According to a survey-based report released by legal technology provider Liquid Litigation Management (LLM), friction is mounting between corporate legal departments and law firms as a result of in-house counsel being “dissatisfied” with law firm performance.
The report noted that the majority of in-house teams surveyed said they plan to spend less on outside counsel in 2017, opting to do the work themselves instead.
“While the corporations and law firms surveyed said their number one goal of incorporating technology is to boost efficiency, the way they use this new technology can prove counterproductive,” said Cas Campaigne, chief executive and president of LLM.
“The survey found that 64 percent of law firms rely on more than four distinct legal software systems to aid in developing strategy, tracking case management and collecting, processing and reviewing data.
“This outsized number of systems, which can lead to inefficiencies and increased cost, is one example of why corporations think law firms are not as efficient as they should be. As a result, corporations are taking more work in-house and spending less on outside help.”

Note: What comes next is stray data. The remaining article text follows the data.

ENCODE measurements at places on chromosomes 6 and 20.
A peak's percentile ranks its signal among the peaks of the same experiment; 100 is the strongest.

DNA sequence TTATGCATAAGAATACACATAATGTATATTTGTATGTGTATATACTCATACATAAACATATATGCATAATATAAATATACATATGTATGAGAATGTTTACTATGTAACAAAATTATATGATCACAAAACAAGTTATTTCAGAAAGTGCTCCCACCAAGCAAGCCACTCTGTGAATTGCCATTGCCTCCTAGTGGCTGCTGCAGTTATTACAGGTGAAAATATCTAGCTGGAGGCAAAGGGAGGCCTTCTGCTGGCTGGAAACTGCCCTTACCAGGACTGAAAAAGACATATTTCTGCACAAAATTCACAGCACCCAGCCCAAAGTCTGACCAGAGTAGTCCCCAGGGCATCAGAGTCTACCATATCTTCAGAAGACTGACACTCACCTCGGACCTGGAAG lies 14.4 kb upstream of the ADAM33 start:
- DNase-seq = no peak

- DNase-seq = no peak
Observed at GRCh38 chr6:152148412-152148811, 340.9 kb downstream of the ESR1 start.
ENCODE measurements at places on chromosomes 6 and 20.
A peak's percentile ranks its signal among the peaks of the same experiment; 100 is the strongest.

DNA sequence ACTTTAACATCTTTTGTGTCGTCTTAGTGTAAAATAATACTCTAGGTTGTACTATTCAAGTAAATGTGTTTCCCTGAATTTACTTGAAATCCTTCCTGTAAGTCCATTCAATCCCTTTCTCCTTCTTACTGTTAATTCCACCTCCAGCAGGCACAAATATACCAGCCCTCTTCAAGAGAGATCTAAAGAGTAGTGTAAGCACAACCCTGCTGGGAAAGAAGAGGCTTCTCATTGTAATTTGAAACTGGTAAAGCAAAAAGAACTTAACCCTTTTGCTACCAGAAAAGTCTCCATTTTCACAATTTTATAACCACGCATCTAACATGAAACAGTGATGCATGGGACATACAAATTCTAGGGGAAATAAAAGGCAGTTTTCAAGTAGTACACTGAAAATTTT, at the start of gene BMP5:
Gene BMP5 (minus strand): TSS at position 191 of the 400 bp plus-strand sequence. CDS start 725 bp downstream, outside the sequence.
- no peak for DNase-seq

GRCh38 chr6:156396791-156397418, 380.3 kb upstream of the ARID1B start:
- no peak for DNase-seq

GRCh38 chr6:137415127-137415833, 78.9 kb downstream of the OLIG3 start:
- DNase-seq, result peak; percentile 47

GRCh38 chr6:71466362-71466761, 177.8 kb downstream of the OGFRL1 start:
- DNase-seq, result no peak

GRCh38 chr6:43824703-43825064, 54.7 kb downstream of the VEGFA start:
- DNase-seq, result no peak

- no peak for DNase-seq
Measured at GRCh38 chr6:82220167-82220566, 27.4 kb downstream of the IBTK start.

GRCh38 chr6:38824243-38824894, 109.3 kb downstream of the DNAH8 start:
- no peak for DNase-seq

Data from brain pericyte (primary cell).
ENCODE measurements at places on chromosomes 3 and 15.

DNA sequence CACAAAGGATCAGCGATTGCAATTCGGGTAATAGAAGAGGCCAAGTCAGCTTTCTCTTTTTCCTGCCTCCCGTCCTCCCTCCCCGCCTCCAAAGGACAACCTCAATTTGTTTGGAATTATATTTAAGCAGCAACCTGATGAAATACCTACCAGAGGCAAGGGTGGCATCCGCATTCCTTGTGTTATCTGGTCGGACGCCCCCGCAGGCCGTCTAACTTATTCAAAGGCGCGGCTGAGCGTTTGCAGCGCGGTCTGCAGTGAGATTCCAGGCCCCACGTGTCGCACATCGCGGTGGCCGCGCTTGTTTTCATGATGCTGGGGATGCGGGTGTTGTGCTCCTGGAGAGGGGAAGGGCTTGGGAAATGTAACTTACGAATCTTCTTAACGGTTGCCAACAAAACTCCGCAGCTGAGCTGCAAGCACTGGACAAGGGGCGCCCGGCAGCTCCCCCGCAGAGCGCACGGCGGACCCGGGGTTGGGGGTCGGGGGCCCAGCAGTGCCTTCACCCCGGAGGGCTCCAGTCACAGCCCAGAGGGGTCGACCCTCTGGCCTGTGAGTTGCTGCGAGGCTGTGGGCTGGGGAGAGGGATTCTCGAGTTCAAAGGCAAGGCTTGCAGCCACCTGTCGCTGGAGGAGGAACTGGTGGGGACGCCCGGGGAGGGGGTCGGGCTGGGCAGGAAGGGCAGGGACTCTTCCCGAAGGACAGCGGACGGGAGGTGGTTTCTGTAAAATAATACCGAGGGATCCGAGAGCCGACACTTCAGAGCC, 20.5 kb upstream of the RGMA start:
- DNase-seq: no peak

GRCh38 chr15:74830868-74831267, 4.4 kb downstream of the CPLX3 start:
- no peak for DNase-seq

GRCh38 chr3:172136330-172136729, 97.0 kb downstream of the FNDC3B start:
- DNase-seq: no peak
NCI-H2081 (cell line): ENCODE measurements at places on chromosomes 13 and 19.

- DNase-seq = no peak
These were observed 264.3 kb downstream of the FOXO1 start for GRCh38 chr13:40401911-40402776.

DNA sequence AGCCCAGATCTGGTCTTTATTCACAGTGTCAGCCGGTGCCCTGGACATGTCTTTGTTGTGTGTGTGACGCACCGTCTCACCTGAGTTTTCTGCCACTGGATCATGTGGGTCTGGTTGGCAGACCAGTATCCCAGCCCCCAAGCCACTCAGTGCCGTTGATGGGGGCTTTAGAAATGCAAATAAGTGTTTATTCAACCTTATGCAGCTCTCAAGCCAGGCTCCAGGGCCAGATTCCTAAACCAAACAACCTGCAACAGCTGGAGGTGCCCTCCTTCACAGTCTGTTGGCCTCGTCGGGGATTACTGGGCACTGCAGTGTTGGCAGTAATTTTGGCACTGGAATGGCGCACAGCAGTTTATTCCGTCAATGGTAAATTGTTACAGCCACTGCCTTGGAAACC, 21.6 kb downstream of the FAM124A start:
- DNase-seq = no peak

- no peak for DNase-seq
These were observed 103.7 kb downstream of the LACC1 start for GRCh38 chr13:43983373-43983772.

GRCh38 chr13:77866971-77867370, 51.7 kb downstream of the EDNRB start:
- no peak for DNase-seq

Mr Campaigne said while the report showed that both parties surveyed are largely interested in the same gains, their priorities differ.
"The law firms and GC offices participating in the survey show some interesting similarities and differences," he said.
"Both are heavily focused on cost-cutting and efficiency gains, but their priorities differ.
“If law firms and corporations can work together to figure out how to consolidate their technology and reduce some of these inefficiencies caused by the complexity of systems they use, firms will be better equipped to meet the demands of their customers and corporations will save money.”
Adding to this, former in-house counsel and founder of Procertas Casey Flaherty said that because doing more with less is a mantra of many modern law departments, they are starting to demand similar discipline from their external providers.
"Talking about efficiency in the abstract isn't enough,” he said.
“Corporations want measurable efficiencies and tractable savings without compromising quality. Many law firms struggle to meet these mandates. Buying technology is different from using technology, which is different from using technology well.
“Interoperability and integration are among the primary challenges we have in making our tools really work for us.”
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